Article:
This group of writers did not only look to escape the boredom of the banal, but they sought to shock and subvert the expectations and values of society, believing that such freedom and creative experimentation would better humanity. Not everyone was comfortable with Baju and Le Décadent including some who had
Czech literature is the literature written in the Czech language. The earliest literary works written in Czech date to the 14th century. Modern literature may be divided into the periods of national awakening in the 19th century. In another meaning of the term, "Czech literature" may refer to "literature written by Czechs" regardless of language, including works in Old Church Slavonic, Middle Latin or German. Bohemia was Christianized in the late 9th to 10th centuries, the earliest written works associated with the kingdom of Bohemia are Middle Latin works written in the 12th to 13th centuries; the majority of works from this period are hagiographies. Bohemian hagiographies focus on Bohemian saints, although numerous legends about Bohemian saints were written by foreign authors; the most important chronicle of the period is the Chronica Boemorum by Cosmas, though it does approach its topics with then-contemporary politics in mind, attempts to legitimize the ruling dynasty. Cosmas' work was updated and extended by several authors in the latter part of the 12th and during the 13th centuries.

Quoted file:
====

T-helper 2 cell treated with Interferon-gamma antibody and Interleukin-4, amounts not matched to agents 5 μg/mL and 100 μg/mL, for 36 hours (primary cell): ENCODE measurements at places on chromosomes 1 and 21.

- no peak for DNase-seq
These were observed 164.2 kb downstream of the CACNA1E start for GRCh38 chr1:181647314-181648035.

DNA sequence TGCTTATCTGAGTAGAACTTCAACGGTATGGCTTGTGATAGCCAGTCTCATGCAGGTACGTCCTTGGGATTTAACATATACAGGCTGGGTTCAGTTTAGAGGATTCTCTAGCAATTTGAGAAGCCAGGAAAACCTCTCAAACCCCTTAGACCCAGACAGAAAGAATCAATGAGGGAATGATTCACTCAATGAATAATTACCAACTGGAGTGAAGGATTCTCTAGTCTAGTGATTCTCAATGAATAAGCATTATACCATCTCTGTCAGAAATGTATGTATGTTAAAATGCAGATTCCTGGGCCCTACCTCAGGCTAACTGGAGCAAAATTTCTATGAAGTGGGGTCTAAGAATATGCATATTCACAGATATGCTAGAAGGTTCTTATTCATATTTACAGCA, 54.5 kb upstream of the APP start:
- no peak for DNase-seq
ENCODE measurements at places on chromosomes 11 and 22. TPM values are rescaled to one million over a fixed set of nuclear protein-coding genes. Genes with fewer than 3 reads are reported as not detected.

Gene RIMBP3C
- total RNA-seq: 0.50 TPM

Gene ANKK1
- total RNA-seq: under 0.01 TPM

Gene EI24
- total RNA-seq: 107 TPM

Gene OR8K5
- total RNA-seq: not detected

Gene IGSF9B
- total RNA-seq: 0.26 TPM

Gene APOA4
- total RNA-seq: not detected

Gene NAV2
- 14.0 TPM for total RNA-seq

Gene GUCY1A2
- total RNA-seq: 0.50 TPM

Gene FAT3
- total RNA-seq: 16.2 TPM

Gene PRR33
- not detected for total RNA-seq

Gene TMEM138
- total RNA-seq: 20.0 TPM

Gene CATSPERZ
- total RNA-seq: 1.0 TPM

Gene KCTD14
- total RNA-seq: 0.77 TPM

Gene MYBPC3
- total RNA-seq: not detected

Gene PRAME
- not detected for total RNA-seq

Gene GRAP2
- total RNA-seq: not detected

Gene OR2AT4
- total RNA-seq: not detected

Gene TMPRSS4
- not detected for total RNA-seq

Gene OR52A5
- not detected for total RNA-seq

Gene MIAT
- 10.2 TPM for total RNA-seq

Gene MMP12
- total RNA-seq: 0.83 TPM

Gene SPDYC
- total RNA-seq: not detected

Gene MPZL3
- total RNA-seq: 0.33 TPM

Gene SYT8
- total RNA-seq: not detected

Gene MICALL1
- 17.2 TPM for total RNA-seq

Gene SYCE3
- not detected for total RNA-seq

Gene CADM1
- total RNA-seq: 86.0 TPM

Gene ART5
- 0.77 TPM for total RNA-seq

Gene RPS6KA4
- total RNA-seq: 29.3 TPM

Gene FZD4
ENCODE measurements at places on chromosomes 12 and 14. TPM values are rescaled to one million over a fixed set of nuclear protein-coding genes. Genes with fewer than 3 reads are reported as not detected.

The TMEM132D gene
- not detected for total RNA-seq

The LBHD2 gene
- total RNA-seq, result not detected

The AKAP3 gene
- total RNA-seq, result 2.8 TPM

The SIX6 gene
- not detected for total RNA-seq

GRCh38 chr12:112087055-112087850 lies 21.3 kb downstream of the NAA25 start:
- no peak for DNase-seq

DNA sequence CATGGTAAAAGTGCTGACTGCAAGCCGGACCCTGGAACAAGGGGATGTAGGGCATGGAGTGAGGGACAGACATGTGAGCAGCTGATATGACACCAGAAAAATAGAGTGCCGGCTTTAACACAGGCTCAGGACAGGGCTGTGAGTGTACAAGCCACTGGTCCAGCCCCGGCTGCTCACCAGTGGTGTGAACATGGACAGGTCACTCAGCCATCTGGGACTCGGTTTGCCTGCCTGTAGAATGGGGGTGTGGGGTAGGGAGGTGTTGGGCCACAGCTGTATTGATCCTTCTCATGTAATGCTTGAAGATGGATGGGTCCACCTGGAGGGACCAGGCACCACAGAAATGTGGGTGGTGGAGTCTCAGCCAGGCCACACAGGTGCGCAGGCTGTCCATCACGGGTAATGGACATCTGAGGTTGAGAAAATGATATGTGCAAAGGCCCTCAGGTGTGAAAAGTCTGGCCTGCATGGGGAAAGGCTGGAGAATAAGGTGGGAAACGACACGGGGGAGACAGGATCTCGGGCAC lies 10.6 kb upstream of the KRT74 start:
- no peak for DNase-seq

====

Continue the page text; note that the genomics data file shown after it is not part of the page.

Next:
During the first part of the 13th century, the Přemyslid rulers of Bohemia expanded their political and economic influence westward and came into contact with the political and cultural kingdoms of Western Europe. This cultural exchange was evident in literature through the introduction of German courtly poetry, or Minnesang, in the latter part of the 13th century. After the murder of Wenceslas III and the subsequent upheavals in the kingdom in 1306, the Bohemian nobles distanced themselves from German culture and looked for literature in their native language. Despite this, German remained an important literary language in Bohemia until the 19th century; this new literature in Czech consisted of epic poetry of two types: the legend and the knightly epic, both based on apocryphal tales from the Bible, as well as hagiographic legends of earlier periods. Prose was first developed during this period: administrative and instructional texts, which necessitated the development of a more extensive and specialized vocabulary.